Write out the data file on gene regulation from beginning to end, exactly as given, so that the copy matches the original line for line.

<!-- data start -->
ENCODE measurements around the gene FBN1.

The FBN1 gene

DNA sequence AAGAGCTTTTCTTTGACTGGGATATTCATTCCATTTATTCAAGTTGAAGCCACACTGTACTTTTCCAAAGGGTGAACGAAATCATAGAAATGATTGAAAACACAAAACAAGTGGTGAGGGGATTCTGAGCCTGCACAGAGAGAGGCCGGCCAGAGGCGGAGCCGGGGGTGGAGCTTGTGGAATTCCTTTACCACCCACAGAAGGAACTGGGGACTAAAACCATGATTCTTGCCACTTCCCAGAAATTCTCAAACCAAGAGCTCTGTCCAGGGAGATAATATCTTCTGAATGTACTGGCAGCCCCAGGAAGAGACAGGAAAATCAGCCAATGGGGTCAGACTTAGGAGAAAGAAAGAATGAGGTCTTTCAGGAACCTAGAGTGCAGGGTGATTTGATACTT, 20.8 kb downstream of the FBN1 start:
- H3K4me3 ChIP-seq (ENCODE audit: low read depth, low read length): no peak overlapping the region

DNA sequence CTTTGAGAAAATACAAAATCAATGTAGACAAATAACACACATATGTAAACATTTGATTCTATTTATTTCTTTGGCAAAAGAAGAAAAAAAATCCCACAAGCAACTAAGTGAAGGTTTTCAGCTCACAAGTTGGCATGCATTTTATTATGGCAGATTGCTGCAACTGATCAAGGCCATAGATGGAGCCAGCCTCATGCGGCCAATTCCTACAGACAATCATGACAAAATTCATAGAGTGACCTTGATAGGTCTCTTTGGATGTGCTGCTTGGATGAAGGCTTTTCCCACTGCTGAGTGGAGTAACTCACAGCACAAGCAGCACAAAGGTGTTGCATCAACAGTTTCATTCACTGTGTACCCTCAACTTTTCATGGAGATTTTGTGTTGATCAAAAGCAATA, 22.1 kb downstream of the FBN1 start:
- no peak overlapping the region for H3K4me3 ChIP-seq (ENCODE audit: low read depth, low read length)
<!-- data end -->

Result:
ENCODE measurements around the gene FBN1.

The FBN1 gene

DNA sequence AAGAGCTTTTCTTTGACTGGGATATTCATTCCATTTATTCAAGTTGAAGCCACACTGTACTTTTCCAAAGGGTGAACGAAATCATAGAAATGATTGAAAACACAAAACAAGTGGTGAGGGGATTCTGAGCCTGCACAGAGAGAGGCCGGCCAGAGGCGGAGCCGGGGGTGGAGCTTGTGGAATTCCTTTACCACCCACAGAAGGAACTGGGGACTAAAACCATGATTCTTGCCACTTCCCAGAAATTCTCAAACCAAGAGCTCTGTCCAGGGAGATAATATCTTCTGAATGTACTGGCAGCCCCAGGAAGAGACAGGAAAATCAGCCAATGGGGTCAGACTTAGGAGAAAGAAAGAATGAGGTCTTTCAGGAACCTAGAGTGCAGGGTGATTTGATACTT, 20.8 kb downstream of the FBN1 start:
- H3K4me3 ChIP-seq (ENCODE audit: low read depth, low read length): no peak overlapping the region

DNA sequence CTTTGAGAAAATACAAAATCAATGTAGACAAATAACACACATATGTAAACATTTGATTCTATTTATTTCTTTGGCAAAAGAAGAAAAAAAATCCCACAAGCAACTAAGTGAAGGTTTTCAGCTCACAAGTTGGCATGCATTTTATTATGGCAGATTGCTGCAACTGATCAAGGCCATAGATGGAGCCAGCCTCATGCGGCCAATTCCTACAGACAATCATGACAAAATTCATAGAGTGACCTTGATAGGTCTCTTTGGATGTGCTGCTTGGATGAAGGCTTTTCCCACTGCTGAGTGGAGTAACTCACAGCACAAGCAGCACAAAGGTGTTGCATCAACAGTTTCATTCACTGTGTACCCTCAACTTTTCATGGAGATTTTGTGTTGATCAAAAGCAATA, 22.1 kb downstream of the FBN1 start:
- no peak overlapping the region for H3K4me3 ChIP-seq (ENCODE audit: low read depth, low read length)